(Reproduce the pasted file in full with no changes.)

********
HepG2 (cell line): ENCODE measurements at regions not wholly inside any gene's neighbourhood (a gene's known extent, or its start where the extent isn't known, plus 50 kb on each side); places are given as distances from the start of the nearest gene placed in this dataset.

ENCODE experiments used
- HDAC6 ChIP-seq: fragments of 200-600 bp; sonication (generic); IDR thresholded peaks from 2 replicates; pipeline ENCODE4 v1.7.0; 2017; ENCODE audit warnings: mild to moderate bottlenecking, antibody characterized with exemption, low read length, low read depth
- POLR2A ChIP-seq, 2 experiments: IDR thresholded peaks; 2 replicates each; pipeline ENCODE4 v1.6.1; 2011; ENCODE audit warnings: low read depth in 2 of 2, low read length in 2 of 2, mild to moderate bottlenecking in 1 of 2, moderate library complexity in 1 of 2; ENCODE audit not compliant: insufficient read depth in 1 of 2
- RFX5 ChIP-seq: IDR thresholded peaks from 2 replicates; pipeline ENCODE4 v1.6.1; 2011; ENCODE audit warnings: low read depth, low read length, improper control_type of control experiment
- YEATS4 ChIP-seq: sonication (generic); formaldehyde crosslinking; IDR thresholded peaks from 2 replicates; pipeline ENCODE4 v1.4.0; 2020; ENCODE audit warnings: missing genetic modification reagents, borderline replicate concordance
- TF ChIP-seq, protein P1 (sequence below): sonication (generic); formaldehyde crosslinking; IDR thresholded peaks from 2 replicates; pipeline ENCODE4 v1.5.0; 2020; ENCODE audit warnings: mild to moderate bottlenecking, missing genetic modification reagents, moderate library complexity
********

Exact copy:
HepG2 (cell line): ENCODE measurements at regions not wholly inside any gene's neighbourhood (a gene's known extent, or its start where the extent isn't known, plus 50 kb on each side); places are given as distances from the start of the nearest gene placed in this dataset.

ENCODE experiments used
- HDAC6 ChIP-seq: fragments of 200-600 bp; sonication (generic); IDR thresholded peaks from 2 replicates; pipeline ENCODE4 v1.7.0; 2017; ENCODE audit warnings: mild to moderate bottlenecking, antibody characterized with exemption, low read length, low read depth
- POLR2A ChIP-seq, 2 experiments: IDR thresholded peaks; 2 replicates each; pipeline ENCODE4 v1.6.1; 2011; ENCODE audit warnings: low read depth in 2 of 2, low read length in 2 of 2, mild to moderate bottlenecking in 1 of 2, moderate library complexity in 1 of 2; ENCODE audit not compliant: insufficient read depth in 1 of 2
- RFX5 ChIP-seq: IDR thresholded peaks from 2 replicates; pipeline ENCODE4 v1.6.1; 2011; ENCODE audit warnings: low read depth, low read length, improper control_type of control experiment
- YEATS4 ChIP-seq: sonication (generic); formaldehyde crosslinking; IDR thresholded peaks from 2 replicates; pipeline ENCODE4 v1.4.0; 2020; ENCODE audit warnings: missing genetic modification reagents, borderline replicate concordance
- TF ChIP-seq, protein P1 (sequence below): sonication (generic); formaldehyde crosslinking; IDR thresholded peaks from 2 replicates; pipeline ENCODE4 v1.5.0; 2020; ENCODE audit warnings: mild to moderate bottlenecking, missing genetic modification reagents, moderate library complexity